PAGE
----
There is something undeniably intriguing about the Flat Earth theory. What if one of the most foundational truths you’re taught as a kid is false? For some people, this goes right along with discovering Santa Claus is fake or losing faith in God—the difference being we have hard scientific evidence for the shape of the earth. So, when documentary Behind the Curve tries to take us into the (flat) world of Flat Earthers it may pique our interest, but how does it keep us from simply laughing?
Mostly, it tries to humanize some of the bigger stars of the movement—namely Mark Sargent and Patricia Steere. Both are likable enough (Steere more than Sargent) and the film goes out of its way to show empathy toward the pair. There’s obviously a mutual attraction and a past pseudo-romantic history, but none of that really ever goes anywhere. In fact, one of the big flaws of the film is that by the end it feels less important than it did at the beginning. The conclusion is at the first international conference of Flat Earthers and, again, while entertaining, it isn’t much of a climax for the movie. Different levels of conspiracy theorists are trotted out and we sort of ooh and aww at them, but most we don’t ever get to know and so simply don’t care.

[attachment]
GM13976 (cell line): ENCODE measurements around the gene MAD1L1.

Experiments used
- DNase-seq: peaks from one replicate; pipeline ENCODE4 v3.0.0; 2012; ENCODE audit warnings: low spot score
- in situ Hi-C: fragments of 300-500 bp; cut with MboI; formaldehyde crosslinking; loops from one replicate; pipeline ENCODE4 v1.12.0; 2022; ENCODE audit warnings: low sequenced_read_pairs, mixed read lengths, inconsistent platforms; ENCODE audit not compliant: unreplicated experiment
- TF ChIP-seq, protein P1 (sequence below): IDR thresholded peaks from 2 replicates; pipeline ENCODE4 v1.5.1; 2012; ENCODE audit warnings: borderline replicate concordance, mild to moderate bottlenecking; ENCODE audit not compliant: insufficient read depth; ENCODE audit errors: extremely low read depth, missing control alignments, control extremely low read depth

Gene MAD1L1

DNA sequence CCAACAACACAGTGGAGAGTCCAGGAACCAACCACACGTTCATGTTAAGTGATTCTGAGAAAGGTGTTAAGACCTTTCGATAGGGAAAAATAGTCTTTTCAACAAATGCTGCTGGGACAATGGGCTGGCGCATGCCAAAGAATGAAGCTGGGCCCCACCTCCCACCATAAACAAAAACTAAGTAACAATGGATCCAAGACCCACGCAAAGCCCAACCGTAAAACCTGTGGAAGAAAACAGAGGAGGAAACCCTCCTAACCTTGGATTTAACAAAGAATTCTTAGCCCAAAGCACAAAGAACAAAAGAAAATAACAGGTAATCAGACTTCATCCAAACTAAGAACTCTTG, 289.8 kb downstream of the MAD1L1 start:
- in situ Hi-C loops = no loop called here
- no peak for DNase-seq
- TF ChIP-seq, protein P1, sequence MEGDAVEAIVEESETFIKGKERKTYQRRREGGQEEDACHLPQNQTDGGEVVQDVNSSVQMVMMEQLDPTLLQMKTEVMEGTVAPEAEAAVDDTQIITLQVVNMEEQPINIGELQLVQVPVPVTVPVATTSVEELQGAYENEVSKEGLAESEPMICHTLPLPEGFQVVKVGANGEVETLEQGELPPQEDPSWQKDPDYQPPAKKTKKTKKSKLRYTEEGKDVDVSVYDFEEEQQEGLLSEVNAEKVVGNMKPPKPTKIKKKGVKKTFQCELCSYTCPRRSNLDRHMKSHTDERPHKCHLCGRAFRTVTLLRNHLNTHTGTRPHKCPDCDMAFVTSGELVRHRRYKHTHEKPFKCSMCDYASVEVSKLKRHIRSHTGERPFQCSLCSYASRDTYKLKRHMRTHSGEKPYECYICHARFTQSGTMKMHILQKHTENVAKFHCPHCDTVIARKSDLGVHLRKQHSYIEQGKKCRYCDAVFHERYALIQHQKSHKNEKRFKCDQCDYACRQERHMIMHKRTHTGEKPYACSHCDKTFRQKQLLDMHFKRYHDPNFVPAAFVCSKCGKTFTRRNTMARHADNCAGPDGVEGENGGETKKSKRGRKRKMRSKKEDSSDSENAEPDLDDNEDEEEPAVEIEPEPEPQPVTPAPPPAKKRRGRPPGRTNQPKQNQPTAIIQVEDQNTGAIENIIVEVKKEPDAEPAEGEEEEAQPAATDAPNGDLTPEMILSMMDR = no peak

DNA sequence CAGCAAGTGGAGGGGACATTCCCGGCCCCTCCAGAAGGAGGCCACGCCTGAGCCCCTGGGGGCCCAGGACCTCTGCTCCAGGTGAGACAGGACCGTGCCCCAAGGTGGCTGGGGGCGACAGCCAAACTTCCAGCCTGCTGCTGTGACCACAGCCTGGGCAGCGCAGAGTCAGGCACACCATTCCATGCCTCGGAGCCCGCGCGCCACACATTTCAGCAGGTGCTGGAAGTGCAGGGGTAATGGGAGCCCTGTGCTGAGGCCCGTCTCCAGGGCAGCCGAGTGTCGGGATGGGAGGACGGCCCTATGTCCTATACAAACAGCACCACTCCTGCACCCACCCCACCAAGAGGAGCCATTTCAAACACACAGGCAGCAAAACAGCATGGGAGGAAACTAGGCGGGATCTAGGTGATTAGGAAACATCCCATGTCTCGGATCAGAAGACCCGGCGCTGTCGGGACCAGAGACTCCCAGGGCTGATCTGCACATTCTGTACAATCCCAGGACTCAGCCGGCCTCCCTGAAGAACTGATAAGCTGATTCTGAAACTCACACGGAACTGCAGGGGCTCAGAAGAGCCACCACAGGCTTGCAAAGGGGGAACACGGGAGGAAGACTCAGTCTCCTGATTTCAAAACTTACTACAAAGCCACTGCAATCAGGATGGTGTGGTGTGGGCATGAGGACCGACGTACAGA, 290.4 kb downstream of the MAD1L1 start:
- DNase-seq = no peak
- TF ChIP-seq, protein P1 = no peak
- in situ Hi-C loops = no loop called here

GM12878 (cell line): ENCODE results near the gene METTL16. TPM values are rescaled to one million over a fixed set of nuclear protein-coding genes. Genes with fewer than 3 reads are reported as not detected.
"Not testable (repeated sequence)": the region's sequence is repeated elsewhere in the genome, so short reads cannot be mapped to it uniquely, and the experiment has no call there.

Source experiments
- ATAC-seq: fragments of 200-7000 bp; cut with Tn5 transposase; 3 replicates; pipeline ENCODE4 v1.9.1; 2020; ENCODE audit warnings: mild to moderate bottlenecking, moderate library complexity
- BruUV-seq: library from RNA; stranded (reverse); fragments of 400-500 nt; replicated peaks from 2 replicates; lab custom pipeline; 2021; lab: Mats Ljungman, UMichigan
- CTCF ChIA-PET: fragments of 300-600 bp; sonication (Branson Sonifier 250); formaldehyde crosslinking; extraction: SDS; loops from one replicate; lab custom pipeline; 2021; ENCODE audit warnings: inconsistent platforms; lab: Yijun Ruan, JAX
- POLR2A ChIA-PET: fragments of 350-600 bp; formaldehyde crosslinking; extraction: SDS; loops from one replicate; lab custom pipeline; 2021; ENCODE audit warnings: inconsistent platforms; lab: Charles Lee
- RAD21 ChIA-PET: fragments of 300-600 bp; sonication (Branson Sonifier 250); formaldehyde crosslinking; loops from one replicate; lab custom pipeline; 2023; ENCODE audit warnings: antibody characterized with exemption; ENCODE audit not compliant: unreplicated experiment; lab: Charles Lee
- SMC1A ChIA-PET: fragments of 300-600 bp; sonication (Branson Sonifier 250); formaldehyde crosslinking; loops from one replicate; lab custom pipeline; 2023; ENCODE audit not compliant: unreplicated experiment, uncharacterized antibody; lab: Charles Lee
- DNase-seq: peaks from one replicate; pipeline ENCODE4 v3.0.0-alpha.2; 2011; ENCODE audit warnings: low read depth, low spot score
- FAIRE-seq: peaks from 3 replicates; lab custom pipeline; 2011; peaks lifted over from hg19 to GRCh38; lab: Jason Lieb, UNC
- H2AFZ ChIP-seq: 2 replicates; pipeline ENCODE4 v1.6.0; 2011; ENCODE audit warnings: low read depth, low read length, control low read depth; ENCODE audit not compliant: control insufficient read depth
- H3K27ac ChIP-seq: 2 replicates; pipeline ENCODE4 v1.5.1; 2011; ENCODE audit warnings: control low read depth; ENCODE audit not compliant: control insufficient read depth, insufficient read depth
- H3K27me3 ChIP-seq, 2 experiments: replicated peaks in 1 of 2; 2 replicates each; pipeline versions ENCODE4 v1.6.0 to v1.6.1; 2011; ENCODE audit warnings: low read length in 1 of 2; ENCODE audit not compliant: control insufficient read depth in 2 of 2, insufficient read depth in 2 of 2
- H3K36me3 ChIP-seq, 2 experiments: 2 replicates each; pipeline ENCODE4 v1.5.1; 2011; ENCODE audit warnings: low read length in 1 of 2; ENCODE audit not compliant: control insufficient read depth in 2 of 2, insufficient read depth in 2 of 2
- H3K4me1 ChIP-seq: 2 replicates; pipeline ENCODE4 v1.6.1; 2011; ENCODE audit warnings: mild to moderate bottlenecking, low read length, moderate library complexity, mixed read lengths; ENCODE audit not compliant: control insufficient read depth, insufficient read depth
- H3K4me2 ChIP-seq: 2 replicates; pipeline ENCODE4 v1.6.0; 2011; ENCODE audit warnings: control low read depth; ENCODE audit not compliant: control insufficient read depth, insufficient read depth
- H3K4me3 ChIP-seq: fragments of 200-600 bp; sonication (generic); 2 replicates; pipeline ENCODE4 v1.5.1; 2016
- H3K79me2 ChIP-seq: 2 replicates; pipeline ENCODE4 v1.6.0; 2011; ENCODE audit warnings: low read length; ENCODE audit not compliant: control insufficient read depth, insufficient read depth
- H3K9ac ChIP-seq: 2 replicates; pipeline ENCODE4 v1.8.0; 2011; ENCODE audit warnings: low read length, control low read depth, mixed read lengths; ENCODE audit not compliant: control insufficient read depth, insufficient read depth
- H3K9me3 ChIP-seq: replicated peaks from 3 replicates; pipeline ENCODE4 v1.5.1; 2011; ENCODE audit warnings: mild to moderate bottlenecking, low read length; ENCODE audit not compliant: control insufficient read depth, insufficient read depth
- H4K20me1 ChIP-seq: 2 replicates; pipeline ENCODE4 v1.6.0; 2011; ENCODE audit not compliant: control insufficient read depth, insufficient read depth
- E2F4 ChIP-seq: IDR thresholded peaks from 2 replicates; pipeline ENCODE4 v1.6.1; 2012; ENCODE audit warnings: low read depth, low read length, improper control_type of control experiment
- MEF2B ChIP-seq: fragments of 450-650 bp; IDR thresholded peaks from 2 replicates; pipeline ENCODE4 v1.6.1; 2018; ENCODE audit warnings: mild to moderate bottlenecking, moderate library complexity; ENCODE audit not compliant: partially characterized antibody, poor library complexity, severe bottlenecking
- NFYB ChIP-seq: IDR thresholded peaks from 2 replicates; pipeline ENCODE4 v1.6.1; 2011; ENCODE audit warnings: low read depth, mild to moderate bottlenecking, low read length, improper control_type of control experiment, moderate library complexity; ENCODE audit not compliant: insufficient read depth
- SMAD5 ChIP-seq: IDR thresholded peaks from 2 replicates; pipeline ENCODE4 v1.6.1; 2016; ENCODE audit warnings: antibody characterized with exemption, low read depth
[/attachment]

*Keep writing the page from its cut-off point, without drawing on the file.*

Far more interesting is when the film actually takes the ideas of Flat Earthers seriously. They do this by interviewing a few different scientists to poke holes in their ideas. The juxtaposition is actually educational, while also providing the fun of seeing the elaborate models and theories the Flat Earthers have concocted. This includes a couple of experiments different groups try that fail. Funnily enough, while the documentarians show empathy in their depiction of individuals they obviously view as semi-delusional, the most entertaining parts of the documentary are when they take off the kid gloves and treat them and their ideas seriously—if only to tear them down. Skip it.